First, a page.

Salad and leftover hotdog-cornbread and a warm Coke for dinner. At anchor at St Anne, Martinique.

On deck at 5:20 AM to watch the International Space Station pass overhead.

Was using the laptop around 10:30 when I realized the battery was very low, the charger had stopped supplying outside power. I've had problems with the connector before. So I fiddled with the connector for quite a while, with no luck. Turned on the inverter and tried the AC adapter, with no luck. Messed with it for more than half an hour, and couldn't get it to work. This is bad; I use my laptop a LOT. Gave up and had some lunch.

An hour later, tried the laptop again, and the adapter started charging the battery ! A big relief. Left it charging while I did chores, then left it charging while I went ashore. My best guess is that using an external disk drew too much power, and something in the charging circuit got hot and decided to turn off for a while.

Took the connector off the end of the outboard fuel line, and pumped some gas out into the soda bottle. A good 1/4" layer of water settled out into the bottom. Poured most of the good gas back into the tank.

Launched the dinghy, took the fuel line off the carb, and pumped some more gas out of there into the soda bottle.

Outboard sputtered horribly and got me ashore at about 1/4 knot; at least today this is directly upwind, so if the motor won't get me back, it will be an easy paddle back to the boat.

Went for a walk along the shore and around the SW corner of the peninsula. Lots of people have come by car to enjoy the beaches, early on a Friday afternoon. Nice walking paths, except where a resort has been built in the way. Puzzled my way around that.

Through lots of woods and along the S coast. Got to a big beach area with lots of cars and tents. And now one of my sandals has worn a hole in the back of my left heel. Kept going anyway, foolishly, trying to loop through and back to town. Down a long dirt road and out to the main road. Where there are two lovely bus stops.

But no busses. I waited 45 minutes, and no bus in either direction. I had planned to walk to town along the road, but traffic is very fast, there are no shoulders, no shade, and I'm not sure how far it is. I decide to retrace my steps.

So, back up the dirt road, past all the parked cars and tents, through the woods, and eventually back to town. A long, thirsty slog, my heel not feeling too horrible. But I've definitely overdone it today. Saw one nice-looking topless woman on the beach, near town.

Into the dinghy, the motor starts, and I start sputtering back to the boat. Then I try putting the choke in, and suddenly the motor is running fine ! So it's flipped from "only runs with the choke out" mode to normal mode. Great !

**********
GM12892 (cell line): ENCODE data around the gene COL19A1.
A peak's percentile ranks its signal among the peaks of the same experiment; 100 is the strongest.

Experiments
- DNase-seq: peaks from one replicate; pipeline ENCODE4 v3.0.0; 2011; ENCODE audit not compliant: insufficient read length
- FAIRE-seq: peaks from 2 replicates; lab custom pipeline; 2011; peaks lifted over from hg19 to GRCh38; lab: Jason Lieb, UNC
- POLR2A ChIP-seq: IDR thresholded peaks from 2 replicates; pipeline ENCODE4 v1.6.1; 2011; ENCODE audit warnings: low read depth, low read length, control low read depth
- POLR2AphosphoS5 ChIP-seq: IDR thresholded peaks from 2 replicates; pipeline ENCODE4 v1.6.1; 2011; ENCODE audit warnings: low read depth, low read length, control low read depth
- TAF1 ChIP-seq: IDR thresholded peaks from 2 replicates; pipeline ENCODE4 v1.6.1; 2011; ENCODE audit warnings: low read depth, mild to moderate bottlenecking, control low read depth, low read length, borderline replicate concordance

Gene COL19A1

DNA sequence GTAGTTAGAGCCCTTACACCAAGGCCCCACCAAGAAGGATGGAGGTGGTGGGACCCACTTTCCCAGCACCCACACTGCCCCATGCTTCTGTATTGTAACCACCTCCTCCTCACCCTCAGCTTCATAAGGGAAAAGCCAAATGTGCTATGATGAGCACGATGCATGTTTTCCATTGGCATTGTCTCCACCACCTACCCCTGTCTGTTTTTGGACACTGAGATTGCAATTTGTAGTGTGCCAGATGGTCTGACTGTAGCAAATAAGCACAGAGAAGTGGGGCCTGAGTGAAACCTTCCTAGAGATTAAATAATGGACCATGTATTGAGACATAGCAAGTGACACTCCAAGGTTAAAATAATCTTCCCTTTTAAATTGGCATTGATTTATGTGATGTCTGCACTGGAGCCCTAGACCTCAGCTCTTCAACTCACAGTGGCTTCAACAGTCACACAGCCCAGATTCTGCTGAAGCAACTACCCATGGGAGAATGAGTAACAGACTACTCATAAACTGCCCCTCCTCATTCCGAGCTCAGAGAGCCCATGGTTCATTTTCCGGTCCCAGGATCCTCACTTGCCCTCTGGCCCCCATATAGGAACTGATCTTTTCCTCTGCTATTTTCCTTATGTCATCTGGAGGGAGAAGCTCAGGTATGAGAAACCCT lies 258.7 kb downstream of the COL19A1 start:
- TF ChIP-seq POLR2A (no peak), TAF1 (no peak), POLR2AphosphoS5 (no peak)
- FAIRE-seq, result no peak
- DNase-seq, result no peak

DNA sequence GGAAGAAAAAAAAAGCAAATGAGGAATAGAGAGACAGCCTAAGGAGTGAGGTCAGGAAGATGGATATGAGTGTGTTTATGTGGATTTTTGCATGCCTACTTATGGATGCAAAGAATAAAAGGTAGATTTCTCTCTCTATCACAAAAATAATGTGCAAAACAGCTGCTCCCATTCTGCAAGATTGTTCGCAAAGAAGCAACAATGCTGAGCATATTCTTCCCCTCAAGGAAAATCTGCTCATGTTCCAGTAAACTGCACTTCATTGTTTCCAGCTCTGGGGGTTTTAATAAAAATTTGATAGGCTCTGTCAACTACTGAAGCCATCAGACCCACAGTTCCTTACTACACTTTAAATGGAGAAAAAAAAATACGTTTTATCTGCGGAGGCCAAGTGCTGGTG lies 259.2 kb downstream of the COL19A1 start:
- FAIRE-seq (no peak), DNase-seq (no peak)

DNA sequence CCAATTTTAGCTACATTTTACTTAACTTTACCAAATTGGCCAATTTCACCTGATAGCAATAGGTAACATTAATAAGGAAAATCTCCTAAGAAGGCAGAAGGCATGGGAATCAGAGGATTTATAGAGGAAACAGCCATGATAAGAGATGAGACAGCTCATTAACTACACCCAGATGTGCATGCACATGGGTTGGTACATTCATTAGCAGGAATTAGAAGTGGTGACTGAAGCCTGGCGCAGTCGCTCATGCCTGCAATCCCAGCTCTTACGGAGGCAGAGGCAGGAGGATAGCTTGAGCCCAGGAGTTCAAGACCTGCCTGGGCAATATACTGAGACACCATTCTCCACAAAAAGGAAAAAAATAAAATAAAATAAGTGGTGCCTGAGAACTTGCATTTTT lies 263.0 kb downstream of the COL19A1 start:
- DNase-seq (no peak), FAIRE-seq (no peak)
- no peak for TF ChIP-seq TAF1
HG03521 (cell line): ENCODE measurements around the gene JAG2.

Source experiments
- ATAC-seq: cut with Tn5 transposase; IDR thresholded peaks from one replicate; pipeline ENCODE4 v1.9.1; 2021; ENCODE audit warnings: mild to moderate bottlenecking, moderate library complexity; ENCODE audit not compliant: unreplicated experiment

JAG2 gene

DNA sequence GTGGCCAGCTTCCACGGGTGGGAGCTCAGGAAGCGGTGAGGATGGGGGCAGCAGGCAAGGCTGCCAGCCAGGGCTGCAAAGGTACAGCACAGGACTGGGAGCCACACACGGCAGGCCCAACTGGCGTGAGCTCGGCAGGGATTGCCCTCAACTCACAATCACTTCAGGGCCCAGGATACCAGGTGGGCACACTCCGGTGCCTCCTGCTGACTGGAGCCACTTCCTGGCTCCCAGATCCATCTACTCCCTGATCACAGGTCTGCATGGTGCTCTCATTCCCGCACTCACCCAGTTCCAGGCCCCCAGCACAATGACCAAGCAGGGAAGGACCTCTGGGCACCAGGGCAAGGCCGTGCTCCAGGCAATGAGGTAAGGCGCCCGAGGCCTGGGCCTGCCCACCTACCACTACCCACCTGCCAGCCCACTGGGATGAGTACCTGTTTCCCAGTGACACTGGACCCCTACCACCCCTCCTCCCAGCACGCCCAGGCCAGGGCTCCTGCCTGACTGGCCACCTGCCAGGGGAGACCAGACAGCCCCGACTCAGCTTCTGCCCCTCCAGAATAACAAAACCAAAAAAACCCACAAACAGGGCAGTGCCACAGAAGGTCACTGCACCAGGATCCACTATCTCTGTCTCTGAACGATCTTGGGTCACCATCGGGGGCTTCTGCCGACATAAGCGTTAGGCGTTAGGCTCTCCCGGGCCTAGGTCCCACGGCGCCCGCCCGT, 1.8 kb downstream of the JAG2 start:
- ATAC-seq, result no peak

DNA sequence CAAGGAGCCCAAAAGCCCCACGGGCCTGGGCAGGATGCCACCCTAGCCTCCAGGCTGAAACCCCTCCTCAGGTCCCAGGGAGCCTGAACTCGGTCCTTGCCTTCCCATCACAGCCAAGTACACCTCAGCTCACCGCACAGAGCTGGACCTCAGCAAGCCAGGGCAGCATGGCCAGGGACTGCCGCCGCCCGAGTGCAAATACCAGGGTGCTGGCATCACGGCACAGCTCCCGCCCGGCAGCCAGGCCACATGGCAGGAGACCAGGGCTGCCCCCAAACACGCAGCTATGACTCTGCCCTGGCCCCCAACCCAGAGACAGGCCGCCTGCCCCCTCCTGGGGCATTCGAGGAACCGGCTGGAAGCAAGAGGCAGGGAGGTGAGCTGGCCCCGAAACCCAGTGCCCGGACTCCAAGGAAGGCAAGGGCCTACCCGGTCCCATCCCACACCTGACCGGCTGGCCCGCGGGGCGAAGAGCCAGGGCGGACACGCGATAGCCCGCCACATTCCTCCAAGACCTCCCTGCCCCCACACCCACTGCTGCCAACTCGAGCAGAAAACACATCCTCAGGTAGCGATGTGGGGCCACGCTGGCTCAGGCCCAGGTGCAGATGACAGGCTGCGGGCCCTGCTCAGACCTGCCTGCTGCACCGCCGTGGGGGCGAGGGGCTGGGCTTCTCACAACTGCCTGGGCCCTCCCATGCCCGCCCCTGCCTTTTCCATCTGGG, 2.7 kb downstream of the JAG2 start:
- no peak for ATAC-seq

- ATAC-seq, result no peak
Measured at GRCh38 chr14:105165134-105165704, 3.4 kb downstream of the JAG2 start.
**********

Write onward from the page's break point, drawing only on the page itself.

Back to the boat by 4:15. Big glass of water, some cranberry juice, bathroom. Start to feel better. Relax and eat a big grapefruit. Another glass of water.

Then I go snorkeling under the boat. Swimming in the cool water feels great, after being sweaty and overheated all afternoon. And the bottom of the boat looks terrific, all clean, zinc and prop and cutless bearing and rudder shoe all fine.

Looked at the soda bottle with gasoline in it, and probably have 5 or 6 tablespoons of water at the bottom.

Salad and leftover hotdog-cornbread and a warm Coke for dinner. At anchor at St Anne, Martinique.

Looking at charts, this is the eastern-most point of my trip from Grenada to Puerto Rico. All of the big hops from here on are N and NW and then W. Which means there shouldn't be any more serious upwind trips.

Poured the last half-cup of gasoline-plus-water into a tall plastic cup to try to salvage as much gasoline as I could, pouring off the gas from on top of the water. Did something else for 2 or 3 minutes, looked back, and the gasoline had dissolved the plastic cup and spilled in the cockpit. Wiped it up.

A bit headachey; took a sumatriptan.

Ashore around 2:30 (outboard ran fine), and town is pretty dead. Limped around a bit. Found the veggie market was closed, but both grocery stores open until late. Sat in the harbor plaza for a while and read my book. Some nice-looking women. Eventually got some groceries and went back to the boat. Outboard ran fine except for a couple of hiccups.

Salad and chili and a warm rum-and-Coke for dinner.

Headachey in the middle of the night; took a paracetamol. At anchor at St Anne, Martinique.

Engine start at 6:45, anchor up and mainsail unfurled by 6:55. Motor-sailed W, with seas from SE, and wind and current from dead astern. Fiddly steering, and a couple of accidental jibes of the mainsail, but the wind is light, and the apparent wind even lighter. Making good speed. Breathing a lot of exhaust fumes; the wind is blowing them right up into the cockpit.